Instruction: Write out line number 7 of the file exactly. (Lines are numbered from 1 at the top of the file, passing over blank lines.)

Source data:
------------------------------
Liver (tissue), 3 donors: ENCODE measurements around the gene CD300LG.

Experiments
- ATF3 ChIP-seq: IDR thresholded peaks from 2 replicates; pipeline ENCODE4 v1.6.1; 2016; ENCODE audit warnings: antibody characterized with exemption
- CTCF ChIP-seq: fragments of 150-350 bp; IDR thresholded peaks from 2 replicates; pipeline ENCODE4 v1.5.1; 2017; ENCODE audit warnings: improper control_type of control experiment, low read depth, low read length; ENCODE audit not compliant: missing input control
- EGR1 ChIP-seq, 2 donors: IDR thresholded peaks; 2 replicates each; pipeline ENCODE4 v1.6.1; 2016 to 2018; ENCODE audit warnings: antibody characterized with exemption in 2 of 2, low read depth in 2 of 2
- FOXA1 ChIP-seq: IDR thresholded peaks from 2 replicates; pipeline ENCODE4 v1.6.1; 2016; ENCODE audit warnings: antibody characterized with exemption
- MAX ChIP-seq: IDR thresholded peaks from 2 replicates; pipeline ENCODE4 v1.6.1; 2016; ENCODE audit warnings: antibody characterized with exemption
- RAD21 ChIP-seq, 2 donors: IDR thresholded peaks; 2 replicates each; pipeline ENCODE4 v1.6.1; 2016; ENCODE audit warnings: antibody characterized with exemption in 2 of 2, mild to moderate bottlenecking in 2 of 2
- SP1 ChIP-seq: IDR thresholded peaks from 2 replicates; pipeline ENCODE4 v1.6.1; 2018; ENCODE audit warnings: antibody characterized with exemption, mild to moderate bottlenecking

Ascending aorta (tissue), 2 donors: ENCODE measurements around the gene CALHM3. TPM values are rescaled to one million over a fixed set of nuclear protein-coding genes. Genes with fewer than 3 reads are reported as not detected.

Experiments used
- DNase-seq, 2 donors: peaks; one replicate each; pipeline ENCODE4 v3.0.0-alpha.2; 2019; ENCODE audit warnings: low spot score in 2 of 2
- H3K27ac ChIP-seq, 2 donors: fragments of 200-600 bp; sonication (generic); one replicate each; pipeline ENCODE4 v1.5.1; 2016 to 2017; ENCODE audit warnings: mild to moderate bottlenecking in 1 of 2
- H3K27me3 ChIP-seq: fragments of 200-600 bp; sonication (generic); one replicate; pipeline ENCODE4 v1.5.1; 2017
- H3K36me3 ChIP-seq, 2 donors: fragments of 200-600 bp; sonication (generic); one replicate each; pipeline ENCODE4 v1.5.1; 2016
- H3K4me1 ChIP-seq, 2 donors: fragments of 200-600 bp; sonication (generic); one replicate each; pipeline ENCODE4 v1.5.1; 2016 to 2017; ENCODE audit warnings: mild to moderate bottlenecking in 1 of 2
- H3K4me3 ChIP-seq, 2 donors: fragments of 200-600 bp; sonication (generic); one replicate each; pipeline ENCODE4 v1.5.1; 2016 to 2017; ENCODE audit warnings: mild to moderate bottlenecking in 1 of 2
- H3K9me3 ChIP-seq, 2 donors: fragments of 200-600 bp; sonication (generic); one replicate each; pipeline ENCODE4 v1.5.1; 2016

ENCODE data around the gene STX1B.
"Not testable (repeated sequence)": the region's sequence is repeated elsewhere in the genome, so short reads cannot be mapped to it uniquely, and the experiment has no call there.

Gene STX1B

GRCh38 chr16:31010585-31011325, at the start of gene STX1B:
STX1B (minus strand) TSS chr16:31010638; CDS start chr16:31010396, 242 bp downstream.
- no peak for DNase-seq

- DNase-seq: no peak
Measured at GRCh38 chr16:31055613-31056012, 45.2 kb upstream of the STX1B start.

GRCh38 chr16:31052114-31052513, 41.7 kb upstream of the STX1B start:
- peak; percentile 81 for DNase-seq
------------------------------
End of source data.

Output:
- MAX ChIP-seq: IDR thresholded peaks from 2 replicates; pipeline ENCODE4 v1.6.1; 2016; ENCODE audit warnings: antibody characterized with exemption